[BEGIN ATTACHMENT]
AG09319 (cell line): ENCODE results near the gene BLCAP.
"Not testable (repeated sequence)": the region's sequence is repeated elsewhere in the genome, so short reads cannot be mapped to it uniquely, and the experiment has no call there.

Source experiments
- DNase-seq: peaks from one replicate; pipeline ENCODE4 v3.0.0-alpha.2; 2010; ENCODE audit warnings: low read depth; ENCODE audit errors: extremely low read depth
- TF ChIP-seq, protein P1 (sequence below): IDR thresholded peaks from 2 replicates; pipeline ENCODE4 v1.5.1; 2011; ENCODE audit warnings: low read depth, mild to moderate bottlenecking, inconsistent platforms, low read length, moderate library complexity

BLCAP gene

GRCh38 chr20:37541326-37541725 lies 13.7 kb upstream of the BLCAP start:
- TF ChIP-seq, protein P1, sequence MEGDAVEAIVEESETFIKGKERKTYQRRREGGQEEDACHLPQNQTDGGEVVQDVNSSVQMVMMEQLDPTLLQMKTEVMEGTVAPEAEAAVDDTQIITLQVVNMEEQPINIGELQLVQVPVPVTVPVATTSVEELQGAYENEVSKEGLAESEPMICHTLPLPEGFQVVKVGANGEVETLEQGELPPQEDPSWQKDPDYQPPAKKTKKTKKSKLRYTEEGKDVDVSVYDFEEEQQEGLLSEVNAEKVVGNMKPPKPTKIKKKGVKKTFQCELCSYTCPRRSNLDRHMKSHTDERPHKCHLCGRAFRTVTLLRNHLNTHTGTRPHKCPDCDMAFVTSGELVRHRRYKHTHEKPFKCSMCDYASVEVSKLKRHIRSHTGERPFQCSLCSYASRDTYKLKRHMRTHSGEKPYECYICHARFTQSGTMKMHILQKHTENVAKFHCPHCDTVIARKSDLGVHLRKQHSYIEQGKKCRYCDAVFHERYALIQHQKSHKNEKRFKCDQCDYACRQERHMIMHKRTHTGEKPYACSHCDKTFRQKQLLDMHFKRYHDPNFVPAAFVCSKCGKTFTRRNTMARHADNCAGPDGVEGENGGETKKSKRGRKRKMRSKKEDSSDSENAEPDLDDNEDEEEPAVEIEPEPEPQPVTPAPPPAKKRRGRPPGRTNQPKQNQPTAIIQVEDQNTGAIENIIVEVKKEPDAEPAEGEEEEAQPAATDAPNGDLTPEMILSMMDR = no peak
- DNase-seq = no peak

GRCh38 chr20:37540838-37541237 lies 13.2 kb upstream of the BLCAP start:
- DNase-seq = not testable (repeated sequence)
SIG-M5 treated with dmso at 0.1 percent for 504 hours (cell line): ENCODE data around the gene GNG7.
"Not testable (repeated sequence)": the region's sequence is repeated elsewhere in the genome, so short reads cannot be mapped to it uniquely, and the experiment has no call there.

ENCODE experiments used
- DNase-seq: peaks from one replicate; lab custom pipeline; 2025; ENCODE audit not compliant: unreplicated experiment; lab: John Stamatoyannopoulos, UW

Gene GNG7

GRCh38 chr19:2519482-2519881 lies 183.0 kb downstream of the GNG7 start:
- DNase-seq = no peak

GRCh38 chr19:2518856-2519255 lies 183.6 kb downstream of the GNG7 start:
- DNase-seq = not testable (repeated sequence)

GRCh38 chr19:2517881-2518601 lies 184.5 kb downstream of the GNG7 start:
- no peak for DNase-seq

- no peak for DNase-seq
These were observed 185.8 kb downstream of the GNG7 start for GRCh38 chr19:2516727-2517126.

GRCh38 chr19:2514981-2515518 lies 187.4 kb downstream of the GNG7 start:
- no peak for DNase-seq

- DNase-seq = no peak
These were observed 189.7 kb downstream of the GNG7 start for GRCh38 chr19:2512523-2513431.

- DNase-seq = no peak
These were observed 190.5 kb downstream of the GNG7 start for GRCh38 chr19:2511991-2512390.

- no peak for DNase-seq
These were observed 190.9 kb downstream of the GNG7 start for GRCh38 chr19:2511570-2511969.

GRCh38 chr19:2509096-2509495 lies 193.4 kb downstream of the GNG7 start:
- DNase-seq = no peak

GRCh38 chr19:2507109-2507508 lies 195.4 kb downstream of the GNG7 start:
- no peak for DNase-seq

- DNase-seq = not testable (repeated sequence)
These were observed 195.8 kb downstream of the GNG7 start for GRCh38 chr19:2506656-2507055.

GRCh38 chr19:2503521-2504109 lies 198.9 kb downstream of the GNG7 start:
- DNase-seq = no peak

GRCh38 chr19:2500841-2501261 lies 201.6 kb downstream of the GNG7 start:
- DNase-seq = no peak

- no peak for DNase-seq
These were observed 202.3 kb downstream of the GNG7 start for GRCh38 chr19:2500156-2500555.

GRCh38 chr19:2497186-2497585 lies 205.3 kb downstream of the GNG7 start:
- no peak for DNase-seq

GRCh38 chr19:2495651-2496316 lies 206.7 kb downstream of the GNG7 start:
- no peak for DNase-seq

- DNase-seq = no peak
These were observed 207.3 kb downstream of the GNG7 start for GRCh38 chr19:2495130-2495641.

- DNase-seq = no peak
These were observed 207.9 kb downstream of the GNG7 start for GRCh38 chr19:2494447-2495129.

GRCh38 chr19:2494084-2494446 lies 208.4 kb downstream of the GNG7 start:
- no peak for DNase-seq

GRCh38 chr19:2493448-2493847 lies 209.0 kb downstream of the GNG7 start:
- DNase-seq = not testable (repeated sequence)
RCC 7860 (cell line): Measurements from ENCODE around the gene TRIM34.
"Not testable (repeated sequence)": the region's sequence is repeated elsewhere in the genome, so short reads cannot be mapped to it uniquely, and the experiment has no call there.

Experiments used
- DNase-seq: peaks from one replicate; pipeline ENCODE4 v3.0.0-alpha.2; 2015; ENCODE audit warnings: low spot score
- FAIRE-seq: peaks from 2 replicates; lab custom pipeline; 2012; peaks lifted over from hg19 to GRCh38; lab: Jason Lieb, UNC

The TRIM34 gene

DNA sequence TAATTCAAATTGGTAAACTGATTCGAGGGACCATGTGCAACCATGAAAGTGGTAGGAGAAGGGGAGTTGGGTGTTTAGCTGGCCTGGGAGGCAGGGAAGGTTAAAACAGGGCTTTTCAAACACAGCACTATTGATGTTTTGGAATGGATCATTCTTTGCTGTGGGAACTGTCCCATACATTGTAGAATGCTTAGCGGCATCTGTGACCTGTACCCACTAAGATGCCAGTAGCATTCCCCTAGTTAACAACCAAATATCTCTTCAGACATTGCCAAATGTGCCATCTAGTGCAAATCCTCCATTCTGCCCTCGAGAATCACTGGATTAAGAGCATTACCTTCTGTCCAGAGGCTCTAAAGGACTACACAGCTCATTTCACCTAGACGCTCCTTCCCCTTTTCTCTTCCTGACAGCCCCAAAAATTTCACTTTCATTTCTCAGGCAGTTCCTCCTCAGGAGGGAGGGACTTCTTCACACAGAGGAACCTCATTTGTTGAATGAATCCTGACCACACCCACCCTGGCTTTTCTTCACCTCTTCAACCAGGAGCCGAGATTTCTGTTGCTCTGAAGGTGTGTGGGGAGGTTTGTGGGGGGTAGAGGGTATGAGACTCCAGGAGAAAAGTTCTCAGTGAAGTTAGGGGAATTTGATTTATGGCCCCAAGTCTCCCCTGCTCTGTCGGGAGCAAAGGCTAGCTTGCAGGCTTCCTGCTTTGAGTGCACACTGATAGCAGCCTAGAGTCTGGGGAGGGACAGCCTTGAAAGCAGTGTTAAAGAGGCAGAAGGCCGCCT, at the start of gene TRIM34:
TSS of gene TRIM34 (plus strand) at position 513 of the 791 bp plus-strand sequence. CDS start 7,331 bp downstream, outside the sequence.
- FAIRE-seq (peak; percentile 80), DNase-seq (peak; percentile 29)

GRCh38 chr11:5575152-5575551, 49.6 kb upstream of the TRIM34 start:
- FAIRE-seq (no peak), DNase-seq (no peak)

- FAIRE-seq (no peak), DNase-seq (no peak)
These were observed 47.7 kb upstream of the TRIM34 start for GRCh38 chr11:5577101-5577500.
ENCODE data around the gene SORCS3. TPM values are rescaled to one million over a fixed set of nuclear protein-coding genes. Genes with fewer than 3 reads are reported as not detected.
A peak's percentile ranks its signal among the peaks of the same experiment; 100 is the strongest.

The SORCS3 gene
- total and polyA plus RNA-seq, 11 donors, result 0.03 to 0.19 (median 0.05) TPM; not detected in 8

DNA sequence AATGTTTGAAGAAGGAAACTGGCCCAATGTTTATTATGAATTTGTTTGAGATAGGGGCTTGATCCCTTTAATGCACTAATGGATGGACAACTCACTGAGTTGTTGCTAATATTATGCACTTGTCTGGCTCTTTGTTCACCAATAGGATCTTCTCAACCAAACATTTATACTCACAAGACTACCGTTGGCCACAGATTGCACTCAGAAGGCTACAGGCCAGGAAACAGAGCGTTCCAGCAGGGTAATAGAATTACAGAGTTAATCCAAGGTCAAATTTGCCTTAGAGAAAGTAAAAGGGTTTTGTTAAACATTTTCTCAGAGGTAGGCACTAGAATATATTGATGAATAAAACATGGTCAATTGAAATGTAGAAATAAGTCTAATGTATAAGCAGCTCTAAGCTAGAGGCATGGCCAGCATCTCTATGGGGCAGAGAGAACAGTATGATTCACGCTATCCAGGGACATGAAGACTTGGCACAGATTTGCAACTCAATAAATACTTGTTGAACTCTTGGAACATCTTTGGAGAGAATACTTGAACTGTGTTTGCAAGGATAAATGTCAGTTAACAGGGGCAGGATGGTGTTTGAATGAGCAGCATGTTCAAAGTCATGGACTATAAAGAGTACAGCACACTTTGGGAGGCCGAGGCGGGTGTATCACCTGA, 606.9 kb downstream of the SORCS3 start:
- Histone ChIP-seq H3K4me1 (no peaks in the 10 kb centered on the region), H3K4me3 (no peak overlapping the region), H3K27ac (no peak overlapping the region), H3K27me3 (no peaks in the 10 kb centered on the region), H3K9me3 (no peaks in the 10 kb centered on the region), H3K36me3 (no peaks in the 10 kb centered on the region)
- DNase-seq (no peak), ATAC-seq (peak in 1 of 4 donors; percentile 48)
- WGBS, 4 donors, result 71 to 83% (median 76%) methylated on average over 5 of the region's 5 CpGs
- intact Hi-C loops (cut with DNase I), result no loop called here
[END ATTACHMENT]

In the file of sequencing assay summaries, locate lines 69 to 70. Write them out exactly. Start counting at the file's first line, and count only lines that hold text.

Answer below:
These were observed 47.7 kb upstream of the TRIM34 start for GRCh38 chr11:5577101-5577500.
ENCODE data around the gene SORCS3. TPM values are rescaled to one million over a fixed set of nuclear protein-coding genes. Genes with fewer than 3 reads are reported as not detected.